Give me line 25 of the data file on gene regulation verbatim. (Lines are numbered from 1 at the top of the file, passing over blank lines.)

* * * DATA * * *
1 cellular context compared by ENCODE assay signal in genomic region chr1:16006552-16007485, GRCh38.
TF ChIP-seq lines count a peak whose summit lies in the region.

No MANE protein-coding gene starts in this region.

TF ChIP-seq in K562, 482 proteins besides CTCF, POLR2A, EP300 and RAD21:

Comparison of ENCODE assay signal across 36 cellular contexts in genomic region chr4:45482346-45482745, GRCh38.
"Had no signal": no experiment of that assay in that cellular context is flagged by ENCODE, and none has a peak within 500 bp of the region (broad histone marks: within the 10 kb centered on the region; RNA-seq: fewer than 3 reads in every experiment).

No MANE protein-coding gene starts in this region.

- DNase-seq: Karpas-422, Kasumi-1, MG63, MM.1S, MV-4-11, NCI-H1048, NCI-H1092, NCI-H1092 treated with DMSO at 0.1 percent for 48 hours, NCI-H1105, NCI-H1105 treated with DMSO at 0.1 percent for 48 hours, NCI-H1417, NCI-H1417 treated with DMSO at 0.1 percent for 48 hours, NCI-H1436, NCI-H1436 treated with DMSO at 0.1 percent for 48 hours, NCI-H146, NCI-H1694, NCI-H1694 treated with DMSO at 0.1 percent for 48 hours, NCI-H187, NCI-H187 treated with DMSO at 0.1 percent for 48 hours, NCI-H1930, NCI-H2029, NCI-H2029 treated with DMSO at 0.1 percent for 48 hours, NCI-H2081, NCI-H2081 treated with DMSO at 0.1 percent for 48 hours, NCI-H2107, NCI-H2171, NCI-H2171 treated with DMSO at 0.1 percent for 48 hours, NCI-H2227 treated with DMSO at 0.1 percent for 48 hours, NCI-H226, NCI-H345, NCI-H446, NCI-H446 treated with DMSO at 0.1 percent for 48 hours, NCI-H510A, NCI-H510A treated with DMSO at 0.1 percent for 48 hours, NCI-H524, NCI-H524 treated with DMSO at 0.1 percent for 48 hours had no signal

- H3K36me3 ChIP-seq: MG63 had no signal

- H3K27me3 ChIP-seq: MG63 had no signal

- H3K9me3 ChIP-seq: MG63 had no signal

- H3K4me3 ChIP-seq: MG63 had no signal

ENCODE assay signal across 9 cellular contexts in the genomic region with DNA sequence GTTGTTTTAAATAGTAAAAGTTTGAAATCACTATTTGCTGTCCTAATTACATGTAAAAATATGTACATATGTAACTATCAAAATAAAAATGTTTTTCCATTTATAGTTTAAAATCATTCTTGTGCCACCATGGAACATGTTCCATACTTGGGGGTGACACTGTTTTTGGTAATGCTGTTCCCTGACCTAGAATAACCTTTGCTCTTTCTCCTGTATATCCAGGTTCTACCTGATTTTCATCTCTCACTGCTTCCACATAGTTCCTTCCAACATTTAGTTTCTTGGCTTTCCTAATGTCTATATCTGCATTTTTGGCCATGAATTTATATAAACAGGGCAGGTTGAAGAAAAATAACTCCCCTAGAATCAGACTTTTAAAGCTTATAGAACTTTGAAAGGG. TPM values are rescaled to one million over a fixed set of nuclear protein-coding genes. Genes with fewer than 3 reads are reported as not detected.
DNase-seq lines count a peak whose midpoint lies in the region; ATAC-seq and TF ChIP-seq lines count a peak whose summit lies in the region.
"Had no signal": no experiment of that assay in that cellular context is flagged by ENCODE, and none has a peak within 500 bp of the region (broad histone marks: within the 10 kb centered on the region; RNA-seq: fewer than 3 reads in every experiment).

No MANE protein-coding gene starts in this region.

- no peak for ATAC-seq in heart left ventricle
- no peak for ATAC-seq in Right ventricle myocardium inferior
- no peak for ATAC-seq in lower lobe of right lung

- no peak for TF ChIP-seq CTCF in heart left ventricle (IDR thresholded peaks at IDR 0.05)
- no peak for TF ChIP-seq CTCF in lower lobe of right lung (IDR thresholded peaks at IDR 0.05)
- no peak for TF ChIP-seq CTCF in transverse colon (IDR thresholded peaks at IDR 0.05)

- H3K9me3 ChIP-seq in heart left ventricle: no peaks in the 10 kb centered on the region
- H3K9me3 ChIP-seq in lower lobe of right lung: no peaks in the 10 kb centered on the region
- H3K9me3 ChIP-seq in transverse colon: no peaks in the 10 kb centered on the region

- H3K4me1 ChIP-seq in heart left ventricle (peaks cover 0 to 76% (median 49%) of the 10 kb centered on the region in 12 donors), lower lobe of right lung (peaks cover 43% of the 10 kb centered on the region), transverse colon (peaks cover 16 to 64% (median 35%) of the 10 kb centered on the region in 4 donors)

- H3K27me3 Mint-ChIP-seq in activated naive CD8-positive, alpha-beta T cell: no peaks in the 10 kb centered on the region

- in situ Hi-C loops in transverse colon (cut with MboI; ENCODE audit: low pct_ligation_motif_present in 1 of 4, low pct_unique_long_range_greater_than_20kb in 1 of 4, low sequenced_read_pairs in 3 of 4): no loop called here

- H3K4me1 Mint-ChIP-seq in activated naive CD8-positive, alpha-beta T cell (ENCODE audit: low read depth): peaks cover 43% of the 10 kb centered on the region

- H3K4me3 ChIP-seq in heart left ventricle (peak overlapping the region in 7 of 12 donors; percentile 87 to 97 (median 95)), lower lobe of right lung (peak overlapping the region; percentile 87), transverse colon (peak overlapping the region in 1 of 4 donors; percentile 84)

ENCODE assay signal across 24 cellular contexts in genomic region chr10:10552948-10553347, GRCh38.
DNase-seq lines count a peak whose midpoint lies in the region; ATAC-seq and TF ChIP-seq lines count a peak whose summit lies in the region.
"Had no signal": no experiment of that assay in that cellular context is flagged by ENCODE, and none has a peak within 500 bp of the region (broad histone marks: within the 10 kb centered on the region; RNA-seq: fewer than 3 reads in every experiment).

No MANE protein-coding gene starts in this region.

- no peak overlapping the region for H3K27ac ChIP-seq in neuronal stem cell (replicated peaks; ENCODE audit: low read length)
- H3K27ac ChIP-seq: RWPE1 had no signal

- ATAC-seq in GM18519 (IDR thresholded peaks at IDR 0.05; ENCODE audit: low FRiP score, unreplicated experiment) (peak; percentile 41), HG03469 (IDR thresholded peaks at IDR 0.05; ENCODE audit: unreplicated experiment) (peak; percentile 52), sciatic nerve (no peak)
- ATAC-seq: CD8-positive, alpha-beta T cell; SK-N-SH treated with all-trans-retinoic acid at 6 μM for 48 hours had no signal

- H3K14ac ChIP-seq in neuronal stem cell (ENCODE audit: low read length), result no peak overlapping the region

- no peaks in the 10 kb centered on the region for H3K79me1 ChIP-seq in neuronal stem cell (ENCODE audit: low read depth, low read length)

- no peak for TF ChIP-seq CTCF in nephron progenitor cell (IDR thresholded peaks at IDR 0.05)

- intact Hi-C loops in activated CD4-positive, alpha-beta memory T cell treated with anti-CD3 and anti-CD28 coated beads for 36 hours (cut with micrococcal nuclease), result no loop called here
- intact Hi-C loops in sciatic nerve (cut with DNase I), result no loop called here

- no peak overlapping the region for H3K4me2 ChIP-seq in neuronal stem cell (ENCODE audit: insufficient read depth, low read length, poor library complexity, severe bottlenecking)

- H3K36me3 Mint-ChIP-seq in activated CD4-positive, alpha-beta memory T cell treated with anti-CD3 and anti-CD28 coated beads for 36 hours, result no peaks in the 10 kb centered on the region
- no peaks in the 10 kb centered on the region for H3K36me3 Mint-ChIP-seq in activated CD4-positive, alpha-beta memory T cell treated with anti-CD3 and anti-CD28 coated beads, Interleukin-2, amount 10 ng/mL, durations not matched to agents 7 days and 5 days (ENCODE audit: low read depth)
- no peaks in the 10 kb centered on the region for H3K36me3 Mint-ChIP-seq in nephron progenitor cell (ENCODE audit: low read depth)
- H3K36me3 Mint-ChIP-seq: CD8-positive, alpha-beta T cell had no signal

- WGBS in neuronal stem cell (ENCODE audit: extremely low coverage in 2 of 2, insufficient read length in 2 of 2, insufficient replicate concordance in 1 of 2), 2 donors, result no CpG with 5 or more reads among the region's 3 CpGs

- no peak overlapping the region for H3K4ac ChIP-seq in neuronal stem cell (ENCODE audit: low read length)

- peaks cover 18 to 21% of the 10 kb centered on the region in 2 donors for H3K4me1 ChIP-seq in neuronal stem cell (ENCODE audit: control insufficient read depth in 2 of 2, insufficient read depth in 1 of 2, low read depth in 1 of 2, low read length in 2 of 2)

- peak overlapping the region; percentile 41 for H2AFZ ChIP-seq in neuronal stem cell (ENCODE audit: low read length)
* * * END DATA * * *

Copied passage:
- H3K9me3 ChIP-seq in transverse colon: no peaks in the 10 kb centered on the region